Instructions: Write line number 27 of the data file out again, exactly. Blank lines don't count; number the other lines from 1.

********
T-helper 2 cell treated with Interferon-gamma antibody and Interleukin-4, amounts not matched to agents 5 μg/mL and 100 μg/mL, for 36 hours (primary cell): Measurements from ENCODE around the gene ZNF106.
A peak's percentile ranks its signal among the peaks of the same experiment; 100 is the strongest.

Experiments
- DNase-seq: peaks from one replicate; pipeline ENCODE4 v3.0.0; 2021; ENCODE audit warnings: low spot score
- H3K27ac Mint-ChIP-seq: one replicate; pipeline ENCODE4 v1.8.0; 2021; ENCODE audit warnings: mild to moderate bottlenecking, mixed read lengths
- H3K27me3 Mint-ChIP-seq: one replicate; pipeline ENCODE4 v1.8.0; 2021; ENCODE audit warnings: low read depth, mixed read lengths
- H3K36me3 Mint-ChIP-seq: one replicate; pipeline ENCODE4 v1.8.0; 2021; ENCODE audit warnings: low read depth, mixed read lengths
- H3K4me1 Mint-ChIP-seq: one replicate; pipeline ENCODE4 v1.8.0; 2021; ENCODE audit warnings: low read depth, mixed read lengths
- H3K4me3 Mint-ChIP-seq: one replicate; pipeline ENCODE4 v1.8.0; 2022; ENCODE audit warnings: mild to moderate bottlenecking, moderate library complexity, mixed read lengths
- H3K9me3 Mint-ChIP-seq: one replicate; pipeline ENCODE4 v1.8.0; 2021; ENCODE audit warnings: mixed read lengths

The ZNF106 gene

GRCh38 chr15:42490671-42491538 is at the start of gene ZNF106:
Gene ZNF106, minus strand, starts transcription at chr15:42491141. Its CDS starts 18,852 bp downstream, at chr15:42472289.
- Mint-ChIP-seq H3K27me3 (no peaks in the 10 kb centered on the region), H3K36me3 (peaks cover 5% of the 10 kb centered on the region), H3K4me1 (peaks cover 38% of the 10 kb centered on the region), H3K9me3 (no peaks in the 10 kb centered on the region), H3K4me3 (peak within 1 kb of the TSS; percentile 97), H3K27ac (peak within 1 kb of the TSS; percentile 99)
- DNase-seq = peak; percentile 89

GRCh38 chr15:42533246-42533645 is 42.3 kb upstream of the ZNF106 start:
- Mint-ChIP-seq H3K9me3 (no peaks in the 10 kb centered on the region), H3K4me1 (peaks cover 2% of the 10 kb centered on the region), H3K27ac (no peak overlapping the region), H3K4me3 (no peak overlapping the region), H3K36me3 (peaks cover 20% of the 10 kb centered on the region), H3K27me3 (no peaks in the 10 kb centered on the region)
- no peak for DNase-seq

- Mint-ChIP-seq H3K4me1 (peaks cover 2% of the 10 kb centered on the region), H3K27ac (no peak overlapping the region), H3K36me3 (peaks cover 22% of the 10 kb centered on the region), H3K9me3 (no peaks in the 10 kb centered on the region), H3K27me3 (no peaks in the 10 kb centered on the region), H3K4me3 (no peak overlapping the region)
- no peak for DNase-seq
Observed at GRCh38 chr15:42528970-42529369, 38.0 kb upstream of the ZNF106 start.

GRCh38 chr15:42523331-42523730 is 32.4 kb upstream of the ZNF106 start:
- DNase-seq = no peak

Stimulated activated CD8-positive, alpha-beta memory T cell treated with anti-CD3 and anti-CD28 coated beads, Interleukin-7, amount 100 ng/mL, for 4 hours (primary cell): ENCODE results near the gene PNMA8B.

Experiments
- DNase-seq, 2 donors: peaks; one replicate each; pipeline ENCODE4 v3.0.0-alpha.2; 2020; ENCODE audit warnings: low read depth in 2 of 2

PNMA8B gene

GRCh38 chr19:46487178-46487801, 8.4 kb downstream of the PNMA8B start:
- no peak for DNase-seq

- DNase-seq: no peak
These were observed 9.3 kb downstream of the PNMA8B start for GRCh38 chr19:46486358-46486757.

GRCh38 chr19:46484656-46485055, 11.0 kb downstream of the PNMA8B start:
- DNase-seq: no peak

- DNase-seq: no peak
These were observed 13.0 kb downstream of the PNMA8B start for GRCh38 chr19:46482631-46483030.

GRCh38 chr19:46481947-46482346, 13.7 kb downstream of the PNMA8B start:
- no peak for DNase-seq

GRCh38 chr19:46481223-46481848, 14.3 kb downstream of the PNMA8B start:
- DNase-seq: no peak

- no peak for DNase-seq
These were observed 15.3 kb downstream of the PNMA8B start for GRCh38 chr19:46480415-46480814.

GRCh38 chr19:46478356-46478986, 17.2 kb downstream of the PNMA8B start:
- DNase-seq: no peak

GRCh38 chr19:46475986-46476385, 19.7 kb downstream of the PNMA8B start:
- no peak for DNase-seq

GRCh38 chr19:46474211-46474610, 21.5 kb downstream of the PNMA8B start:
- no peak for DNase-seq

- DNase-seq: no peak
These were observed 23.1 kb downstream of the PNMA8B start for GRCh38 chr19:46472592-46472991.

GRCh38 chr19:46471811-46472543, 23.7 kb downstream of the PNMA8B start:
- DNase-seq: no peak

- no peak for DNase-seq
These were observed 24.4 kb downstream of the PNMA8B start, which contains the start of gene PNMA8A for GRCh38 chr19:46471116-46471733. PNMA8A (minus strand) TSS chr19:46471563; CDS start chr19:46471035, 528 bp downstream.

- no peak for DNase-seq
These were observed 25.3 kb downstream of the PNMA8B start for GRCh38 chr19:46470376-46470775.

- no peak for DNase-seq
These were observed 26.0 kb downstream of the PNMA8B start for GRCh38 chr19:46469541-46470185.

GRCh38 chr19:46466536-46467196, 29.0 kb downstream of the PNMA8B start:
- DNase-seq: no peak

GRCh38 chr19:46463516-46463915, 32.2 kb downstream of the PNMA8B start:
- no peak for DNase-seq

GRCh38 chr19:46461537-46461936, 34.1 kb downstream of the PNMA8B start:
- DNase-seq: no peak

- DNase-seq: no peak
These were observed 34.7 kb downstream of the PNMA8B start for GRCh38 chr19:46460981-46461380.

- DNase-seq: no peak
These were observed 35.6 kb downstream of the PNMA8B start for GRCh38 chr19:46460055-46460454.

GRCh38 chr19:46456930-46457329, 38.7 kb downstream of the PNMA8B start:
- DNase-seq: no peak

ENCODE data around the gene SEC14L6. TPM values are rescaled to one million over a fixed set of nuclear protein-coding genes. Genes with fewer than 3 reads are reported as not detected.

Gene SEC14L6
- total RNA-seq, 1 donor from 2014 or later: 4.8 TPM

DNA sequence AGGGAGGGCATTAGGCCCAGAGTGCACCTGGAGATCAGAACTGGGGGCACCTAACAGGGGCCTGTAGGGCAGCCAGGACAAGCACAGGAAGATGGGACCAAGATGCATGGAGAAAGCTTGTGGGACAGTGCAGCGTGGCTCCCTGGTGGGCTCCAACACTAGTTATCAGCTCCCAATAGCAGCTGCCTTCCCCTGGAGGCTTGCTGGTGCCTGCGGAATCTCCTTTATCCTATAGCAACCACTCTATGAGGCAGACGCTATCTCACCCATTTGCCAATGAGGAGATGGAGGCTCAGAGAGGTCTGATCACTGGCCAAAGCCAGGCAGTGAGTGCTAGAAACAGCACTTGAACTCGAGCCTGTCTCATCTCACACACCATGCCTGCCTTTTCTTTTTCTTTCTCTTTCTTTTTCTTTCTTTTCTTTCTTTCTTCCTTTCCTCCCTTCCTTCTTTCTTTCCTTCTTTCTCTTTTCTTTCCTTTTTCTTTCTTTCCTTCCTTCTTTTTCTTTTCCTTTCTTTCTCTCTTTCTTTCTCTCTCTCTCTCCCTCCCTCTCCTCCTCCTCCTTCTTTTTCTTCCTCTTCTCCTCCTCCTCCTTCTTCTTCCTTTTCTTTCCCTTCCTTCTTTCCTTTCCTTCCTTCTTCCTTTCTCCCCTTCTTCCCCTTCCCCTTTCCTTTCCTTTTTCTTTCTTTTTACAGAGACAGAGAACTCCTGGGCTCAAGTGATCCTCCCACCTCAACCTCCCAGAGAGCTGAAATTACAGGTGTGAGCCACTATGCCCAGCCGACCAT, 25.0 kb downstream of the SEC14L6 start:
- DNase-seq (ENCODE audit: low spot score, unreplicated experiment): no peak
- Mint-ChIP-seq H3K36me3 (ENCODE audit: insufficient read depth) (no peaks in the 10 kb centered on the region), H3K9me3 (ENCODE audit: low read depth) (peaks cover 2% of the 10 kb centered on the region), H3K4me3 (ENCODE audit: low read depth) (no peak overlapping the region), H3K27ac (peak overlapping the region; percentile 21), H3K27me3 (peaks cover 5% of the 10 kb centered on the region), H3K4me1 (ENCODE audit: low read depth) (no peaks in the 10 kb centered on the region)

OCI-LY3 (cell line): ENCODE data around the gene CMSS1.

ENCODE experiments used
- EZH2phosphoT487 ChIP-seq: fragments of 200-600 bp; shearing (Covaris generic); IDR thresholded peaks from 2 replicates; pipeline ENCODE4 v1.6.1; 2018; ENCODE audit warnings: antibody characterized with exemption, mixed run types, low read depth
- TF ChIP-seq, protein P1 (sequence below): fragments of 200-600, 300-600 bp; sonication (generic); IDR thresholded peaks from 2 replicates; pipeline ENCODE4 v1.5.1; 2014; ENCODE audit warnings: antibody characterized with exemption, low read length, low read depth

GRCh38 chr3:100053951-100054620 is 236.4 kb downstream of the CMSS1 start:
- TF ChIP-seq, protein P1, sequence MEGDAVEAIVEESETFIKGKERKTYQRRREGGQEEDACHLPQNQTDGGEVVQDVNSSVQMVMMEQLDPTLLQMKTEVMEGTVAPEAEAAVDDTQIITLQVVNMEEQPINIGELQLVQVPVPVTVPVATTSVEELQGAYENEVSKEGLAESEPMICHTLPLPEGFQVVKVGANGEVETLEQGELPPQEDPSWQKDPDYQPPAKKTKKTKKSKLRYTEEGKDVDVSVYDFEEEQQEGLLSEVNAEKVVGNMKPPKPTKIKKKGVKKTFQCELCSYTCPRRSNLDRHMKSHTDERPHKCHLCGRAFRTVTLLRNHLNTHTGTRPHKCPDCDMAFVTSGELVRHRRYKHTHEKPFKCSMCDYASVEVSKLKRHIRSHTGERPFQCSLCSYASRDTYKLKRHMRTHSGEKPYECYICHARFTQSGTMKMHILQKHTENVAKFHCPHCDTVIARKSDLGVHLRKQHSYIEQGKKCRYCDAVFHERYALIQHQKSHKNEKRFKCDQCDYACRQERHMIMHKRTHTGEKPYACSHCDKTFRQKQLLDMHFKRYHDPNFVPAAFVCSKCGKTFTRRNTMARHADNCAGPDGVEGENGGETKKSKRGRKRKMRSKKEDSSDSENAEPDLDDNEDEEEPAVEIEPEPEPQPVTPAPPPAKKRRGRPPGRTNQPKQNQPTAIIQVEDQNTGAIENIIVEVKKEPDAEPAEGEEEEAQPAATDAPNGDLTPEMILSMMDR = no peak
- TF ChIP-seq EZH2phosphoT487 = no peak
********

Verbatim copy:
PNMA8B gene